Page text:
Tree: Visualizing File Structures with JavaScript

Tree: Visualizing File Structures with JavaScript

Sometimes it is useful to be able to see the structure of a directory of files in an intuitive way, such as a tree visualization. Unfortunately, many of the available tools for doing to must be downloaded and installed, which takes time and is sometimes a more complicated and risky endeavor than one would hope for when performing a simple task as visualizing some files.

To help solve this problem, I created Tree, a web-based program for visualizing file directories as a type of tree or web map. Users can use a command line interface or other tool to create a list of file paths, which are then parsed by the program and organized into a visual structure. The source code for the program is available on GitHub, and you can try a live demo here. Usage instructions for the program are available here, so I won’t go into it too much, but the dir /s/b > dir.txt command can be used to create a list of files, which is then pasted into Tree. A file network visualization is generated from this information – I’ll get into how this is done below.

Directory of the Tree repository

I won’t include any of the source code here, since full, commented code is available on GitHub. I’ll give a more general overview of how the program works along with some pretty screenshots.

For the file visualization, Tree uses the vis.js library. Among many other types of visualizations, vis.js can create networks with nodes connected to one another, showing how one element relates to another. This library is also nice because it allows for physical simulation of the nodes – you can drag one with your cursor and connected nodes will be pulled along as well.

In Tree, each file and folder is represented as a node labeled with the name of that file or folder. Folders are connected to the files and other folders they contain. This creates a “tree”1 that branches out in all directions and contains all the files and folders within the source directory that is visualized. This is what an example visualization may look like, using the samples directory of the Chart.js repository2.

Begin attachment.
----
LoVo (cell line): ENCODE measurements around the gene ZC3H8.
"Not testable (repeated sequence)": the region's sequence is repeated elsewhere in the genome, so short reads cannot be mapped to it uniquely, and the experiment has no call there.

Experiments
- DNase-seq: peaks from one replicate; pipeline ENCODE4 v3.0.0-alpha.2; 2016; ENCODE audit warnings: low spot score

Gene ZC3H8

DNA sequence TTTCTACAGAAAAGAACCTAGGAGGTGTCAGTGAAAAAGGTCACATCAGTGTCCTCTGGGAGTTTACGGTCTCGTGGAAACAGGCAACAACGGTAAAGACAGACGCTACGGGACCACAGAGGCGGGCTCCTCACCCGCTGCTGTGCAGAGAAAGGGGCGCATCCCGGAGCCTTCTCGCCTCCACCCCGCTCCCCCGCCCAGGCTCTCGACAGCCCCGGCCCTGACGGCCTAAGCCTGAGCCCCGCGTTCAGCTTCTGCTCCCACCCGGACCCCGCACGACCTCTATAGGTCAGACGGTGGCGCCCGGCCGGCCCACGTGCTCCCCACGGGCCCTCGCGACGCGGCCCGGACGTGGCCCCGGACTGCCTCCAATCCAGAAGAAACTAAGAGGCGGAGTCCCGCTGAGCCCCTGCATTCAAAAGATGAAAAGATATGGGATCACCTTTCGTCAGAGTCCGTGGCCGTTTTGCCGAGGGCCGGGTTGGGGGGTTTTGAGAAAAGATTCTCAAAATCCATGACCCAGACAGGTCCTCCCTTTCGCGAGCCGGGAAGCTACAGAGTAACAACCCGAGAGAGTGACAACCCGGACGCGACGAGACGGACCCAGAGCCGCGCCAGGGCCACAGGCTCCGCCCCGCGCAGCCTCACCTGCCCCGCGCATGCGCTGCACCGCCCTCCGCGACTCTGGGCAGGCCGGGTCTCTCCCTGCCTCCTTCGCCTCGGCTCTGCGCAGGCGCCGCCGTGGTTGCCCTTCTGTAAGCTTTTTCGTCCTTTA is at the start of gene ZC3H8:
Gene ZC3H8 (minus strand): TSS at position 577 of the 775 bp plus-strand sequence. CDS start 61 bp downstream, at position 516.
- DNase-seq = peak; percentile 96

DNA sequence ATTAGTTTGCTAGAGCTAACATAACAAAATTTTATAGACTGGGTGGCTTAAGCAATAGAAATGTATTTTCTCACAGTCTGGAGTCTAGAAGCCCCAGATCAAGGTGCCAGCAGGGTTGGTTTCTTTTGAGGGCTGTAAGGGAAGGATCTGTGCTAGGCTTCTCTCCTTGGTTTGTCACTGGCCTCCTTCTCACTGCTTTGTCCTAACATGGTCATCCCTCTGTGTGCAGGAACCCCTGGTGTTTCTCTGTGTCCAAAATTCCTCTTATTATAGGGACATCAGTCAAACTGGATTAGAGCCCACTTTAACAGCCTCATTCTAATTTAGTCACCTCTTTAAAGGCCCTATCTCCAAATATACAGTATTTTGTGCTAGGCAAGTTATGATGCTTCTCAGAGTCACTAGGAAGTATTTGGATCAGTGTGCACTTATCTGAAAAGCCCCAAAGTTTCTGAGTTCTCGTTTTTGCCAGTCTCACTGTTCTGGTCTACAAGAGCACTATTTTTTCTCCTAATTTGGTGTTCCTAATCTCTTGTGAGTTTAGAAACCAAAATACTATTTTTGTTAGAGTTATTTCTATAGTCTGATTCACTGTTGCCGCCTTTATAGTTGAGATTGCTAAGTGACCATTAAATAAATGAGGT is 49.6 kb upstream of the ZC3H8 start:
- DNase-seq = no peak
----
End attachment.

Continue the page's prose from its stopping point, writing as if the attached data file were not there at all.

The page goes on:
Example file visualization

Before the visualization can be created, a list of files must first be generated. The input is split into individual lines (file paths), which are then split into individual folders and the file name at the end of the path. All the paths are looped through and a node is added for each one and labeled with the correct file name.

To determine which files/folders belong to which folders (and therefore which connections to create), we loop through each file path, and then loop through every other file path, and check if the home path of the original file matches the full path of any folder. If they match, then the file is contained within the folder. There may be a more efficient way of doing this, but I haven’t discovered it yet. There’s a little more magic we have to do to determine the correct color for each node (more on that later), but it’s not too elaborate.

Anyway, that’s the gist of it. It’s actually a pretty simple system, but I think it works well.

There are some different options for how the file structures are visualized. For instance, you can choose to show or hide the root directory from which all other files branch out. When it is hidden, the graph will look more like this:

Show root node disabled

Additionally, there are different settings for how nodes are colored. One option is to use the “object type” – files, folders, and the root node will all be colored differently.

Color nodes by object type

If set to “file level“, each level of files/folders will be colored differently. The files in the deepest subfolders have the highest level, while the source node3Not to be confused with “source code.”[/node] has the lowest level.

Color nodes by file level

Finally, nodes can also be colored differently according to their file type:

Color nodes by file type

Check out the README for more information about the program and available settings.

Much larger sets of files can also be visualized, though you should note that very large sets of files may perform poorly and/or taking a while to organize themselves. . Here’s a map of my directory of artificial intelligence and machine learning projects, as of a couple of weeks ago.

I hope you enjoyed this post; I definitely enjoyed working on this project and I am quite happy with the results. Thanks for reading, and I’ll see you tomorrow with another post.

  1. Guess why the program is called Tree.
  2. Because I had it lying around.